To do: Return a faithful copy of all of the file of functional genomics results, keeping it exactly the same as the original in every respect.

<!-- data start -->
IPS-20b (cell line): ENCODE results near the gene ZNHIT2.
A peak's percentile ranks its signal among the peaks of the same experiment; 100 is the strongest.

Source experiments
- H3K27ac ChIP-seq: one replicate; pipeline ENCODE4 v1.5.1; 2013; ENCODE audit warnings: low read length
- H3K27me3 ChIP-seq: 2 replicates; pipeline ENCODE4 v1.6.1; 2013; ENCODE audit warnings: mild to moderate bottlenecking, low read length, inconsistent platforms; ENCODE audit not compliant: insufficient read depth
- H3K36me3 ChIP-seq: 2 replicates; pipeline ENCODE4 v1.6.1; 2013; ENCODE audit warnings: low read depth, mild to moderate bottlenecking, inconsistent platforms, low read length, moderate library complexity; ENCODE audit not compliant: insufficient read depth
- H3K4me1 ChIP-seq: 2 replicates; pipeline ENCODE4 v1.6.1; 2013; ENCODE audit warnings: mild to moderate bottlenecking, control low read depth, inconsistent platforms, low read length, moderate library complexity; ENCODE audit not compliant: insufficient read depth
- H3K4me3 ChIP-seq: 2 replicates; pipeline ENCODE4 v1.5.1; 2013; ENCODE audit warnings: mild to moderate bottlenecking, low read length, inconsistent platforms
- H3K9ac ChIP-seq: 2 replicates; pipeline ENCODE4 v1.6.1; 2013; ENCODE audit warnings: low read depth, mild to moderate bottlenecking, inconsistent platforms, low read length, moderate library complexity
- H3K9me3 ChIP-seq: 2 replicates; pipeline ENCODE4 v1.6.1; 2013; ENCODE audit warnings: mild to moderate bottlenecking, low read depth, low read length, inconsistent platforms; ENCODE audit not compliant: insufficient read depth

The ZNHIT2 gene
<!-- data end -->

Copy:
IPS-20b (cell line): ENCODE results near the gene ZNHIT2.
A peak's percentile ranks its signal among the peaks of the same experiment; 100 is the strongest.

Source experiments
- H3K27ac ChIP-seq: one replicate; pipeline ENCODE4 v1.5.1; 2013; ENCODE audit warnings: low read length
- H3K27me3 ChIP-seq: 2 replicates; pipeline ENCODE4 v1.6.1; 2013; ENCODE audit warnings: mild to moderate bottlenecking, low read length, inconsistent platforms; ENCODE audit not compliant: insufficient read depth
- H3K36me3 ChIP-seq: 2 replicates; pipeline ENCODE4 v1.6.1; 2013; ENCODE audit warnings: low read depth, mild to moderate bottlenecking, inconsistent platforms, low read length, moderate library complexity; ENCODE audit not compliant: insufficient read depth
- H3K4me1 ChIP-seq: 2 replicates; pipeline ENCODE4 v1.6.1; 2013; ENCODE audit warnings: mild to moderate bottlenecking, control low read depth, inconsistent platforms, low read length, moderate library complexity; ENCODE audit not compliant: insufficient read depth
- H3K4me3 ChIP-seq: 2 replicates; pipeline ENCODE4 v1.5.1; 2013; ENCODE audit warnings: mild to moderate bottlenecking, low read length, inconsistent platforms
- H3K9ac ChIP-seq: 2 replicates; pipeline ENCODE4 v1.6.1; 2013; ENCODE audit warnings: low read depth, mild to moderate bottlenecking, inconsistent platforms, low read length, moderate library complexity
- H3K9me3 ChIP-seq: 2 replicates; pipeline ENCODE4 v1.6.1; 2013; ENCODE audit warnings: mild to moderate bottlenecking, low read depth, low read length, inconsistent platforms; ENCODE audit not compliant: insufficient read depth

The ZNHIT2 gene